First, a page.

When I feed the TDC with range, AoB and speed of the target but the PK is turned off, the gyro angle still gets calculated, right ?
The input in SH3 felt a bit more 'manual', or I just need more time getting used to the matter.
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Old 04-16-2009, 10:51 AM   #29
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Those tutorials are still too easy
Glad you like 'em! My aim is to make tutorials so easy my cat can do 'em. Actually my cat outshoots me every time. Your first reaction after putting one of my tutorials into practice should be "I was afraid of THIS?" That's why the advanced targeters rag me a bit about being too basic. I toss out every complication I can, plus irrelevant precision in calculation to arrive at successful manual targeting for the beginner. From that point it's easy to introduce more complexity and better technique.

Quote:
Originally Posted by ichso View Post
Since I used the Real Navigation mod in SH3 I was forced to track the movements of my own boat from the start of my map drawings on, too (because the mod removes all of the magically real time updated sub markes from all maps).
This makes the whole process quite more interesting. You can't just position yourself along the course line of your target anymore, you have to estimate in which direction you would have to travel for how long to get into the desired position and would also have to recheck your targets range and bearing constantly to become aware of errors in the process soon enough to adjust for them.
It was still a ery successful method using the fast 90 tactic. I'm still new to SH4 and got a bit confused by the TDC a bit.
That's where "Real Navigation" conflicts with real plotting. On your target plot, you could care less what your geographic position is, because you're always "here." And all target positions are plotted in relation to "here," wherever that is, as if we cared. What I'm getting at is that you WOULD know the relative positions of target track and your sub to the accuracy shown on the nav map. "Real Navigation" throws out the baby with the bathwater though, because relative plotting is lost along with geographic positioning. You're denying yourself information that would be available to a real sub crew. It's like piloting an airplane with a paper bag over your head. You can do it, and it's admirably difficult, but unless you're being taught instrument flying you're being a bit eccentric.

Quote:
Originally Posted by ichso View Post
When I feed the TDC with range, AoB and speed of the target but the PK is turned off, the gyro angle still gets calculated, right ?
The input in SH3 felt a bit more 'manual', or I just need more time getting used to the matter.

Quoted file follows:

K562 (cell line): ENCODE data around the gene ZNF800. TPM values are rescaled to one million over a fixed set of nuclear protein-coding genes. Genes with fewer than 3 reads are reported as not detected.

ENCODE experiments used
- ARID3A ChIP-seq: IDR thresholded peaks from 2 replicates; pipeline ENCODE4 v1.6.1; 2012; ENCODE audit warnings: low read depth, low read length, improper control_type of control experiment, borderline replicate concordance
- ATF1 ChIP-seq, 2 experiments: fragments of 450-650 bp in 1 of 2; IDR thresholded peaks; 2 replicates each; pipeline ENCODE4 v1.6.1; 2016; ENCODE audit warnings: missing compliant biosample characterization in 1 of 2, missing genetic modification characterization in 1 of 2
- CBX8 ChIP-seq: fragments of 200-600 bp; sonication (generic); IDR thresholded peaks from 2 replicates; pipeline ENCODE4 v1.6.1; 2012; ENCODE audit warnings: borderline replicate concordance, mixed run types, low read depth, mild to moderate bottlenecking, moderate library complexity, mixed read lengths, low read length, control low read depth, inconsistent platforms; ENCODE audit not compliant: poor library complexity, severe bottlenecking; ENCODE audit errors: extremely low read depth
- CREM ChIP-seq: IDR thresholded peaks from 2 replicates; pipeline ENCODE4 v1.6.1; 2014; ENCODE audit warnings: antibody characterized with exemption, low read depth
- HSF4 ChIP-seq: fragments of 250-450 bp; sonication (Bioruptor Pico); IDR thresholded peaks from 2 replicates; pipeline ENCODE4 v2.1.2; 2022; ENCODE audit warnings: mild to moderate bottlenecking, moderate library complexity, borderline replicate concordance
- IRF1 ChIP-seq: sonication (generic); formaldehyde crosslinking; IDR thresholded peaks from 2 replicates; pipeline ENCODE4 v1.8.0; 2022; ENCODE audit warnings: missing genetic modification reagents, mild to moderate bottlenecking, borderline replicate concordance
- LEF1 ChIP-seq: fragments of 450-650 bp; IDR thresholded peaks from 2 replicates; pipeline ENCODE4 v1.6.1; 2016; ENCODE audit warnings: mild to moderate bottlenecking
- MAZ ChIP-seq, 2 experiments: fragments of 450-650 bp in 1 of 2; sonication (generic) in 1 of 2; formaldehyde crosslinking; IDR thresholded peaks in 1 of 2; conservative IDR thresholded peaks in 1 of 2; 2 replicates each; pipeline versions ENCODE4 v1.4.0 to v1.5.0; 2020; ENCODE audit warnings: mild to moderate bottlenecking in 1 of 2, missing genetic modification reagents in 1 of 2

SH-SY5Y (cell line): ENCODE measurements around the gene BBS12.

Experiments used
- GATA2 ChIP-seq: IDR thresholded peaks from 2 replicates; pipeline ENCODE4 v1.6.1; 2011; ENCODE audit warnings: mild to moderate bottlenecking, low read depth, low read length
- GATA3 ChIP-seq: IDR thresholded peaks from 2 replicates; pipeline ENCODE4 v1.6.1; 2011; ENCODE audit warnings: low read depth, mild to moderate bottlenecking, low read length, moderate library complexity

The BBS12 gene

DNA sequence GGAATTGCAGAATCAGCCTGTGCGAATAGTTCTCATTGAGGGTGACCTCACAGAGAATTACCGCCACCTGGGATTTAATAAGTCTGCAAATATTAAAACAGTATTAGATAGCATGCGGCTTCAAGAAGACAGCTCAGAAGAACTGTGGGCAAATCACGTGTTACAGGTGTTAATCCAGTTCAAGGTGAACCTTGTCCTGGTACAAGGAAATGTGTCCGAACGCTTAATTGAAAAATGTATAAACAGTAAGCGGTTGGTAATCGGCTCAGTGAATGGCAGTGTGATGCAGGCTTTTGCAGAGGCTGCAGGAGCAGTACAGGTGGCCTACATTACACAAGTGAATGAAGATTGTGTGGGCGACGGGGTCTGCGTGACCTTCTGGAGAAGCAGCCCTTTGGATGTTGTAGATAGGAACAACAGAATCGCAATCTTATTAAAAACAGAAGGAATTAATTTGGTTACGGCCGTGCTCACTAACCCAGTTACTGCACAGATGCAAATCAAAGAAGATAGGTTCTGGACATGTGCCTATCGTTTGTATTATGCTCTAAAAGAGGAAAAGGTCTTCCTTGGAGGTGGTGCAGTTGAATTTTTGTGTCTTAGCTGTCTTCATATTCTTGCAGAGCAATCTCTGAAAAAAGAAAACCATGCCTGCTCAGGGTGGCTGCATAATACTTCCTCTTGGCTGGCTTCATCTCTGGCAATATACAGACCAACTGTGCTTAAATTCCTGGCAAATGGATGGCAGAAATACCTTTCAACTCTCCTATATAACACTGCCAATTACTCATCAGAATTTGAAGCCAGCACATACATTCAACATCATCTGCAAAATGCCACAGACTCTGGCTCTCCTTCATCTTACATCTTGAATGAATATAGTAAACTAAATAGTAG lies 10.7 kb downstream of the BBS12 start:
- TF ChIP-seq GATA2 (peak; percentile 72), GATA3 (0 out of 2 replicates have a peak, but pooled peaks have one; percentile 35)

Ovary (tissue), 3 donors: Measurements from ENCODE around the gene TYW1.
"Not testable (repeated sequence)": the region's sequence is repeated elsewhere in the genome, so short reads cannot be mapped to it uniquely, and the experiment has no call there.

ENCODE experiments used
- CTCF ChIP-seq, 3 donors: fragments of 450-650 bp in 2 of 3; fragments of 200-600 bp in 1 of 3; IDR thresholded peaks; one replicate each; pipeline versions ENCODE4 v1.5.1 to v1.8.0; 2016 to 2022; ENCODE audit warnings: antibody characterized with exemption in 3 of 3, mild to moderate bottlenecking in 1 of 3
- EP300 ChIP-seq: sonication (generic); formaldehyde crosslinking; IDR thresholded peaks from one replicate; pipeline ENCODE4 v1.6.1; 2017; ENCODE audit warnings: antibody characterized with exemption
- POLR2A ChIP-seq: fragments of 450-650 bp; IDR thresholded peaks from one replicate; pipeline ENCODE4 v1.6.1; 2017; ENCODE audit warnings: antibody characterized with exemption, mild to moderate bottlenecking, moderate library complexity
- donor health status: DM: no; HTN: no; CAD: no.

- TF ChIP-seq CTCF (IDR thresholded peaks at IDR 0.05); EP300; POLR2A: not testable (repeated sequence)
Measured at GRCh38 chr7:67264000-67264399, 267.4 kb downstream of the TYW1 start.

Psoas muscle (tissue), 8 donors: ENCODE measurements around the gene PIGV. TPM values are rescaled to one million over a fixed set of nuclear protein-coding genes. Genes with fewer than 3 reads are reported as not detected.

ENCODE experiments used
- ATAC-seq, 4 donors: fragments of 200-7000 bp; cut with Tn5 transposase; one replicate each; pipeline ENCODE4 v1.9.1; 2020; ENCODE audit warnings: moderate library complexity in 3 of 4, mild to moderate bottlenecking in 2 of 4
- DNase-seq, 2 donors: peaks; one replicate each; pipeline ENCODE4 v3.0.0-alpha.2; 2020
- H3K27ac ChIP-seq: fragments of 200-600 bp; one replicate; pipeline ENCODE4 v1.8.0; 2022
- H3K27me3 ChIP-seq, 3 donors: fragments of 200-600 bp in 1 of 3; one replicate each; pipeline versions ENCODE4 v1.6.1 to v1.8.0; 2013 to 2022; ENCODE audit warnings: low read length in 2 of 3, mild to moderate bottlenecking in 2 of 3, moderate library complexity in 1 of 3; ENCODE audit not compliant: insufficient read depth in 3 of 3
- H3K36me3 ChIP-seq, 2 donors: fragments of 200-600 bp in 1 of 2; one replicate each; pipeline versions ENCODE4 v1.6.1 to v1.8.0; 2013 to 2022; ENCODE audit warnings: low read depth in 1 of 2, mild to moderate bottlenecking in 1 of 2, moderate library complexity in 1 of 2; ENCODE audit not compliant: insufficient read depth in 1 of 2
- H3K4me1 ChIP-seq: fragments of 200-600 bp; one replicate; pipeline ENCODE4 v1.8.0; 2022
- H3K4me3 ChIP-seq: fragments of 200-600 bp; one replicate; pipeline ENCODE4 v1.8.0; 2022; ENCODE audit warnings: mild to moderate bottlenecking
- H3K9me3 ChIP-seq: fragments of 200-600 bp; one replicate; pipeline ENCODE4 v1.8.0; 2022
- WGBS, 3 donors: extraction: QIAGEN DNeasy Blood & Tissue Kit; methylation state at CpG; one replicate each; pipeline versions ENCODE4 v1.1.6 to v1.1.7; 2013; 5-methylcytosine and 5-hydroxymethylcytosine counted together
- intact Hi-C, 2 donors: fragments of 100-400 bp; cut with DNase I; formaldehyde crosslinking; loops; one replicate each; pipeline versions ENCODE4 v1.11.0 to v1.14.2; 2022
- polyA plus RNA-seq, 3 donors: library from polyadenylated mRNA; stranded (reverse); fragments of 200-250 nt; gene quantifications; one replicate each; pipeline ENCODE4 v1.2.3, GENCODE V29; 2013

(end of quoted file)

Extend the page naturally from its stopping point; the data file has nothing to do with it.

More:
Yup, the TDC works just fine with the PK turned off, it just doesn't update the gyro angle with time. The PK tracks the actual motion of your submarine and the inputted motion of the target for a continuous update of gyro angles. When we use a constant bearing technique like Dick O'Kane or John P Cromwell, there is no need to track target motion. Our target is an empty spot in the ocean soon to be occupied by our hapless victim. With the vector analysis technique we can use the entire TDC for a paperweight!

Just take your time with the American TDC. It WILL make sense after all the mental short-circuits with the German TDC are broken and new connections can be made. Sounds like you're well on the way to figuring it out. Welcome to fleet boats, where the rules are just a bit different!
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Old 04-16-2009, 11:02 AM   #30
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My point didn't was that your tutorial is bad or too easy, I just wanted to find a good starting sentence to introduce my point

Quote:
That's where "Real Navigation" conflicts with real plotting. On your target plot, you could care less what your geographic position is, because you're always "here." And all target positions are plotted in relation to "here," wherever that is, as if we cared.
Yep, I know. I usually just make a mark at some empty spot of the map defining this as my position and start plotting target bearings and ranges from there as well as tracking my own movements from there on.
I can still do that, just grab another empty spot on the map instead of where my sub marker is. This came to my mind when I already had sent the last post, oops

Then again my first attack failed big time. I just wanted to do it as being used to from SH3 but the torpedo must have sailed happily into nowhere. Must have set some of the settings wrong where the TDC differs from the u-boat's one. I will take a closer look at the tutorials again to figure that out. Skipped some steps when watching the first time because it seemed very similiar to what I had read in the SH3 forums some time ago.